In the wake of Hurricane Harvey, which inflicted $200B in damage upon the City of Houston, SCA spoke with Ingrid Piña, a 17-year old SCA volunteer, just after her local crew began to assist with the clean-up.
What did you see out there?
That first day, we surveyed our work site, Houston’s White Oak Bayou Greenway, and saw trash dangling in trees fifteen feet in the air, bent road signs entangled in branches, and random items – from tires to playhouses – strewn across whatever had not been trampled by Harvey’s floodwaters.
Your crew works periodic weekends during the school year?
Yes. We are a crew of students from all over Houston, and if any of us had not seen the value of working around the school year, we definitely saw it then – we felt it. Our community needs us serving, restoring natural places at every moment of time.
Did Harvey magnify that necessity for you?
Certainly, our circumstances in Houston are dramatic. However, the less dramatic signs are not less important, something huge that I’ve learned from SCA. True restoration along the bayou will involve removing invasive species and planting native trees if we want to make our ecosystem healthy and thriving again, and lessen the impact of natural disasters in the future.
Is it tough balancing school, SCA, and the rest of your life?
Sometimes, the night before a crew day, I sigh, exhausted from a busy school week, not ready to wake up early and plunge into the wetland mud. However, the feeling after a full crew day is incomparable. I never regret showing up. To bond with the land you live on, the people you live near, to truly become an active, positive member of your ecosystem, this is a special opportunity.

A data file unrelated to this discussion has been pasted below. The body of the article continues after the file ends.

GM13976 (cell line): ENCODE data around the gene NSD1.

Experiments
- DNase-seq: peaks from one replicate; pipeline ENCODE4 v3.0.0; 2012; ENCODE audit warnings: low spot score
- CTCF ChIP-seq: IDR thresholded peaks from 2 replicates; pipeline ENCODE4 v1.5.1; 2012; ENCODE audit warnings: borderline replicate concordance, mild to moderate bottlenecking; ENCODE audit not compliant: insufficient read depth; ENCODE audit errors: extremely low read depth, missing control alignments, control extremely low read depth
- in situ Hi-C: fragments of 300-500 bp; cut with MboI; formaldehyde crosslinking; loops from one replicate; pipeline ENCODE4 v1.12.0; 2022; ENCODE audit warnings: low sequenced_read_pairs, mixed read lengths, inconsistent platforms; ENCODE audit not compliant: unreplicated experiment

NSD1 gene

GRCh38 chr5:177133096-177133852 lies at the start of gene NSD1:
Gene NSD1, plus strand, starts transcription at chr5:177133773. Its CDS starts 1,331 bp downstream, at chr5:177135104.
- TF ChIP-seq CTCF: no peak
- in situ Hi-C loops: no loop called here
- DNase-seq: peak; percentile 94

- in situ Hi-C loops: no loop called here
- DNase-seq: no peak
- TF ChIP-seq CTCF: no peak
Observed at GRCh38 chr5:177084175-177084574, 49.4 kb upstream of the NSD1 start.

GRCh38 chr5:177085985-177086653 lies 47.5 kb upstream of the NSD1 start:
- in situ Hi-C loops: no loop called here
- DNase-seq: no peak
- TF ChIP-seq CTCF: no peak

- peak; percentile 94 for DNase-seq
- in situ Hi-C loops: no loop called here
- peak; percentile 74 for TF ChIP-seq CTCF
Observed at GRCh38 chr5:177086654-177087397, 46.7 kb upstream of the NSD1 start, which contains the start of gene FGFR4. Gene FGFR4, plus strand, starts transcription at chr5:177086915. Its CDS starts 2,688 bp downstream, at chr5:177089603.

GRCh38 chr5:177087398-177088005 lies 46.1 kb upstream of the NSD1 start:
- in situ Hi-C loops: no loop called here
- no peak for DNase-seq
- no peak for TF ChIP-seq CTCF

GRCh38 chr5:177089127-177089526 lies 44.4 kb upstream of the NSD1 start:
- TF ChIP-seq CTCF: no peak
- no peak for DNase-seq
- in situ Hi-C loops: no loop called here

What are the similarities or differences between SCA national crews and community crews?
On my national crew summer at Saguaro National Park, I spent 28 days with the same nine people. I hardly touched my phone, went inside a physical building, or looked in a mirror. I fell asleep every night the second my head hit my sleeping bag, on top of the desert earth, and woke up with the sun rising, rested like never before. I loved it. The way the dates worked out, the morning after I arrived back in Houston, I started my junior year in high school – what could be more of a rude awakening from what I felt was utopia?
How did you cope?
I faced a lot of internal questioning, wanting to run off into the forest, but felt lackluster with what little natural greens Houston had. I was anxious to join the Houston school year program, though not sure how I would feel about working just one weekend a month. However, after the first day, my spirits were unbelievably raised. I felt in tune with myself again, seeing soon-to-be friends in those familiar blue SCA shirts, and donning those yellow hard hats.
What have you learned thus far?
I realize that what I thought was scrubby swamp around me is actually really important for water filtration, bird migration and more. While the summer crew sparked wonderful personal introspection on how I find myself in conservation, the community crew is key to connecting me with my home habitat, and inspiring conservation as a lifestyle rather than something that can only be done at certain lengths.
What are you doing now to be more sustainable?
I ride the bus to school, take short showers, shop secondhand, eat less meat, and every day look for more ways to respect the earth and my body. These actions, though seemingly small, are important because without shifts in individual lives, our combined impact on the earth will never cease to be negative. Increasing awareness, this consciousness, of how intertwined we are with the earth, is exactly what needs to grow for the earth to heal.